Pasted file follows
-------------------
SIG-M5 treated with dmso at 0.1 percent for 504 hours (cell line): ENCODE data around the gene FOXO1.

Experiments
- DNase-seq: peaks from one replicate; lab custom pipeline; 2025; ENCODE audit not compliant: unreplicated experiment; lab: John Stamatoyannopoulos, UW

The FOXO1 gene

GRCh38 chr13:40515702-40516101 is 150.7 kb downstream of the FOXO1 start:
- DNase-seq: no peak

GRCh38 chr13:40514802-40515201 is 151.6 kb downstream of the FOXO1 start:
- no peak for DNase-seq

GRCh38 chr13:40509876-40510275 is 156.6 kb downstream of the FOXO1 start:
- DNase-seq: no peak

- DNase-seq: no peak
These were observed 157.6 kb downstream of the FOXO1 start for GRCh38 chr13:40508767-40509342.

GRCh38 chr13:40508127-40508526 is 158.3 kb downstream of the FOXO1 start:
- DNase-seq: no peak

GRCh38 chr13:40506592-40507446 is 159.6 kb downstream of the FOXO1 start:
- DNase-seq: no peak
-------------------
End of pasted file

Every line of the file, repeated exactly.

SIG-M5 treated with dmso at 0.1 percent for 504 hours (cell line): ENCODE data around the gene FOXO1.

Experiments
- DNase-seq: peaks from one replicate; lab custom pipeline; 2025; ENCODE audit not compliant: unreplicated experiment; lab: John Stamatoyannopoulos, UW

The FOXO1 gene

GRCh38 chr13:40515702-40516101 is 150.7 kb downstream of the FOXO1 start:
- DNase-seq: no peak

GRCh38 chr13:40514802-40515201 is 151.6 kb downstream of the FOXO1 start:
- no peak for DNase-seq

GRCh38 chr13:40509876-40510275 is 156.6 kb downstream of the FOXO1 start:
- DNase-seq: no peak

- DNase-seq: no peak
These were observed 157.6 kb downstream of the FOXO1 start for GRCh38 chr13:40508767-40509342.

GRCh38 chr13:40508127-40508526 is 158.3 kb downstream of the FOXO1 start:
- DNase-seq: no peak

GRCh38 chr13:40506592-40507446 is 159.6 kb downstream of the FOXO1 start:
- DNase-seq: no peak